• Archives

  • Categories

  • Pages

  • Follow me on Twitter

Controlling Duckweed & Watermeal – Pond & Lake Q & A

Q: I think I have duckweed and watermeal. It’s taking over my pond! I can’t seem to get ahead of it! What do I do?
– Several Customers

Picture of DuckweedA: Duckweed and watermeal are very prolific growers and can cover a pond before you know it. When covering a pond it can look like algae, but up close you can see it’s not (see pictures on the left). You can try to rake the duckweed and watermeal off the pond’s surface but more will be back within the week. The absolute best way to get rid of duckweed is to use a product called Sonar™ A.S.. The best way to get rid of watermeal is to use a product called Clipper™. Sonar™ A.S. works by inhibiting the weed’s ability to produce carotene. Without this ability, chlorophyll is rapidly degraded by sunlight and the weeds die. The only water use restriction is a 30 day irrigation restriction.

Both Sonar™ A.S. and Clipper™ will also get rid of many other submerged weeds in the pond and will produce season-long results in as little as 30-45 days.

Picture of WatermealFor more information on these herbicides and the aquatic weeds they will control, click here.

33 Responses

  1. Will 2, 4-D kill watermeal?

    • Hi Jordan – You will need to refer to the specific products label to determine if it will be an effective type of control for watermeal. Other products such as Ultra PondWeed Defense and Clipper can be used for treatment of watermeal.

  2. Does water meal die when out of water and raked to the bank

    • Hi Kent – Not quite. We recommend completely removing the watermeal or duckweed from the shoreline in order to prevent it from being washed back into the pond.

    • We just bought a property with a 2 1/2 acre pond. When we bought it, the previous owners had a contract with a pond chemical company to treat it for Duck Weed, water mill and algae until the second week of August. It looked good, the temps cooled off and we thought we were all set for the rest of the season. However, we are in a heat wave and the DW and WM have grown back with a vengeance-almost half of the surface is covered. Sonar, etc…are very expensive! My question is with temps cooling off later this week, as we enter fall, will the DW and WM die out on their own, or should we treat it for fall? We do not want to invest in treating it, when it will die on it’s own in a few weeks…Will getting rid of it now, help when spring comes too?

  3. Pond Guy, my 1/4 acre pond gets taken over with watermeal every summer. With the current drought (Missouri) I have drained and cleaned out the sediment from the pond. We received a some rain and the pond now has water about 1 ft deep and the watermeal is starting to grow! Argh. Can I treat the soil to kill the watermeal before the pond fills with water (9ft total depth)? Thanks! Chuck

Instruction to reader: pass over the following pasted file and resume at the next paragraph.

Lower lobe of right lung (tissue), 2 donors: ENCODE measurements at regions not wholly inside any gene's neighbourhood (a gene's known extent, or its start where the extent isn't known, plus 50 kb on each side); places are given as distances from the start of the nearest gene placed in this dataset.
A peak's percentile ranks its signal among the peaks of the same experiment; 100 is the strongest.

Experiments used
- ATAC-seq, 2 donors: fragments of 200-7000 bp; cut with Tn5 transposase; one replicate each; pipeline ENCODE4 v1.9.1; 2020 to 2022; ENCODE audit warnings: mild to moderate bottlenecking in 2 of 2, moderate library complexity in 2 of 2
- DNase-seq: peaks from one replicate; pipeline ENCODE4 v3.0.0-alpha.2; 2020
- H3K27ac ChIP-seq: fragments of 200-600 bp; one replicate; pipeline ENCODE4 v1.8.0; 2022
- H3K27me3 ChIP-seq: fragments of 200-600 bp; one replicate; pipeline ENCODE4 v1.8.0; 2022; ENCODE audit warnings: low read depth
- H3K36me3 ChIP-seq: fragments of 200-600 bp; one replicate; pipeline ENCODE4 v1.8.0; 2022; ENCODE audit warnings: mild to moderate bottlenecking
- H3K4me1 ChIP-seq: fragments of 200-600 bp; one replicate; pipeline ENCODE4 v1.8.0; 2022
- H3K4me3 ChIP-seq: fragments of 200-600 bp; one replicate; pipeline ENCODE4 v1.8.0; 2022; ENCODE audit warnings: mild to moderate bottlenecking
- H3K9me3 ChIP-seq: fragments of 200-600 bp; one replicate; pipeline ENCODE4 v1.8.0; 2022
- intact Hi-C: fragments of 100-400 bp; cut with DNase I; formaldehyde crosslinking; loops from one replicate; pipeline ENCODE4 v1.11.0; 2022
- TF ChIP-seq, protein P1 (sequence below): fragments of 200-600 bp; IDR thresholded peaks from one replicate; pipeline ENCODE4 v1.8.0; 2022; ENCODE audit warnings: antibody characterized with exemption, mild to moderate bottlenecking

• Hi Chuck,

      Unfortunately there is a not a treatment available to apply that will prevent the watermeal from forming. You would need to treat the actively growing watermeal with a product such as RedWing. Keep up on the removal of sediment and organic material however as this will help.

  4. Dear Pond Guy, Good advice on what to use on our pond to kill duckweed, except we live in New York State and the products you suggested are prohibited & cannot be shipped to NY. NOW WHAT??

    It’s not easy bein’ green!

    Sue & Mark

    • You’re right Susan, it’s not easy. For others who may not know, some states like New York and California have strict rules on which chemicals can pass through their borders. Your best bet is to contact your environmental department for some help on which chemicals are acceptable and a bit of insight on who may carry them. Local applicators will be properly licensed to purchase and apply pond chemicals and may also be able to provide some assistance.

  5. I dont know much about watermeal as it has never really been a huge problem for me, I found some information on this site about duckweed but it has been failing so far. I might have to look into one of these more expensive chemical treatments.

    • Duckweed and watermeal are very prolific growers and can cover a pond before you know it. When covering a pond it can look like algae, but up close you can see it’s not. You can try to rake the duckweed and watermeal off the pond’s surface but more will be back within the week. The absolute best way to get rid of watermeal is to use a product called Clipper. Perfect for eliminating persistent floating aquatic weeds like Duckweed and Watermeal, Clipper™ Aquatic Herbicide by Valent® is available in a 5 pound container that is capable of treating ponds up to 5 acres when used in surface applications. Valent® Clipper™ Aquatic Herbicide is formed into quick-dissolve granules that mix effortlessly in water eliminating messy and difficult applications. Valent® Clipper™ can be mixed with water and applied using a chemical sprayer. Valent® Clipper® Aquatic Herbicide can also be used on a wide variety of algae, submerged and floating weeds.


  6. I have a pond about one acre surface that now you can hit golf balls off the watermeal and duckweed. Nver lost a fish but it looks terrible. I want to kill the stuff and still be able to eat the fish. My grandson and I like to fish. I dont have a lot of money. How do I kill the stuff and keep it from coming back every year. It seems to die out in October in Georgia